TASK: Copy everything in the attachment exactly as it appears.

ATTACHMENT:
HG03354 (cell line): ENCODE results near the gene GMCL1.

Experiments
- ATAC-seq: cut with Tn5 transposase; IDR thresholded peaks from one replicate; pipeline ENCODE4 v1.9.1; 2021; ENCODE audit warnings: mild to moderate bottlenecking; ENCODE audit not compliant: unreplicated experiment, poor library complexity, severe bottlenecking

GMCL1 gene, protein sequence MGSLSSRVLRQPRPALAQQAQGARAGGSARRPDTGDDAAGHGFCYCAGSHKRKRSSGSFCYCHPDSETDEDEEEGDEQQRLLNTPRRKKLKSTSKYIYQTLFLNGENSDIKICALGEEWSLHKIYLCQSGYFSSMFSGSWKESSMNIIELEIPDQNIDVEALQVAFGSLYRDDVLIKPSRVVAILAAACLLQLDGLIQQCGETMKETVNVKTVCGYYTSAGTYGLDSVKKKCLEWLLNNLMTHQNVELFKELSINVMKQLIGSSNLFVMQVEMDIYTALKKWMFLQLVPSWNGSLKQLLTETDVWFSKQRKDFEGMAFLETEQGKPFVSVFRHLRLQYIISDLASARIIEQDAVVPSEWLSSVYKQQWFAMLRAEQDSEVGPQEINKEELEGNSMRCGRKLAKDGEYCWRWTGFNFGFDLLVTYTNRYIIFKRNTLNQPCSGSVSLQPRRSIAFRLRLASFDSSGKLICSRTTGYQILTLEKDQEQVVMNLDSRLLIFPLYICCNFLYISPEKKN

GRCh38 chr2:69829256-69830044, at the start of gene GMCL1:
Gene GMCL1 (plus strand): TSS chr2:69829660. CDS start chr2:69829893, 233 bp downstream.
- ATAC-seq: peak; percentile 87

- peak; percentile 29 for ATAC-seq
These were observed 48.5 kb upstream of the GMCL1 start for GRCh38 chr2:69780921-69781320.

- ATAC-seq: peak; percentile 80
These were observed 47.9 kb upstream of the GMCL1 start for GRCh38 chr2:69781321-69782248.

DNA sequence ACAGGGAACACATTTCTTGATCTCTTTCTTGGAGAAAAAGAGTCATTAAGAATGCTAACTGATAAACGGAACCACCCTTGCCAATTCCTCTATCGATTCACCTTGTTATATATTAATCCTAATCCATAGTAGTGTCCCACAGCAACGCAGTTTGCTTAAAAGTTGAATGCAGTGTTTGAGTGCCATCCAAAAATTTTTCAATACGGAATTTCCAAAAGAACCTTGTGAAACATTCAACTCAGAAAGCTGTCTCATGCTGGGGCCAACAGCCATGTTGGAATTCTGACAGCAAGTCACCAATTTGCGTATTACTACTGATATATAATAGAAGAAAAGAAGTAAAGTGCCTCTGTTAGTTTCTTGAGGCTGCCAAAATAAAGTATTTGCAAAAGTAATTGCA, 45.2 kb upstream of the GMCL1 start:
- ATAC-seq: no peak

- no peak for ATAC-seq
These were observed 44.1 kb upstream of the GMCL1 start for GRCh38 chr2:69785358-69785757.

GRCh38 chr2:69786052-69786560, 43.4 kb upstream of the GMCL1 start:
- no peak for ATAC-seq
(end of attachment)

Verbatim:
HG03354 (cell line): ENCODE results near the gene GMCL1.

Experiments
- ATAC-seq: cut with Tn5 transposase; IDR thresholded peaks from one replicate; pipeline ENCODE4 v1.9.1; 2021; ENCODE audit warnings: mild to moderate bottlenecking; ENCODE audit not compliant: unreplicated experiment, poor library complexity, severe bottlenecking

GMCL1 gene, protein sequence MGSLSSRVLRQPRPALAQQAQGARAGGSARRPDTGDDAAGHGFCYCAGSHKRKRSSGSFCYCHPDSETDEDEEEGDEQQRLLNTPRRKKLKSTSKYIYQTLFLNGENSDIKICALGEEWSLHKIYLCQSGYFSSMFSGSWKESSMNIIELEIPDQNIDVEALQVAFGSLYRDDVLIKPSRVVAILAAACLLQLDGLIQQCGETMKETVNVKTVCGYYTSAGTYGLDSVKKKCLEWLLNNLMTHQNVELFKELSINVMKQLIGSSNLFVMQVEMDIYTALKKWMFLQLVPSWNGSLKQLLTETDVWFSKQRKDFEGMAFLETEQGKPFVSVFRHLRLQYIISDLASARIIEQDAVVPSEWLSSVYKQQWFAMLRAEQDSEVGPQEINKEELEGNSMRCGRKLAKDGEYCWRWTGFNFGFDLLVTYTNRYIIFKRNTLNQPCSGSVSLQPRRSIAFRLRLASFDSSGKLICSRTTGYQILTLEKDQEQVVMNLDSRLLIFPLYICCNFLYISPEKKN

GRCh38 chr2:69829256-69830044, at the start of gene GMCL1:
Gene GMCL1 (plus strand): TSS chr2:69829660. CDS start chr2:69829893, 233 bp downstream.
- ATAC-seq: peak; percentile 87

- peak; percentile 29 for ATAC-seq
These were observed 48.5 kb upstream of the GMCL1 start for GRCh38 chr2:69780921-69781320.

- ATAC-seq: peak; percentile 80
These were observed 47.9 kb upstream of the GMCL1 start for GRCh38 chr2:69781321-69782248.

DNA sequence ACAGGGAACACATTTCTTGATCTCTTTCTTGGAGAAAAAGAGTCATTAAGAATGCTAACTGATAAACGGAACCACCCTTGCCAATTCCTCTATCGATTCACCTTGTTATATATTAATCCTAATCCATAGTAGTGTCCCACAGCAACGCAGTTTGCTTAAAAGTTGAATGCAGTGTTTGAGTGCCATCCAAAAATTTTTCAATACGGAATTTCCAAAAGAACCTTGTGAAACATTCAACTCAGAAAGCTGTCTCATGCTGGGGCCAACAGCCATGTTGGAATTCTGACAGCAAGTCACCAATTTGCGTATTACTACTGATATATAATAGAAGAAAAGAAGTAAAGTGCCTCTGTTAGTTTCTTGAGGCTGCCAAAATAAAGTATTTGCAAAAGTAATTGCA, 45.2 kb upstream of the GMCL1 start:
- ATAC-seq: no peak

- no peak for ATAC-seq
These were observed 44.1 kb upstream of the GMCL1 start for GRCh38 chr2:69785358-69785757.

GRCh38 chr2:69786052-69786560, 43.4 kb upstream of the GMCL1 start:
- no peak for ATAC-seq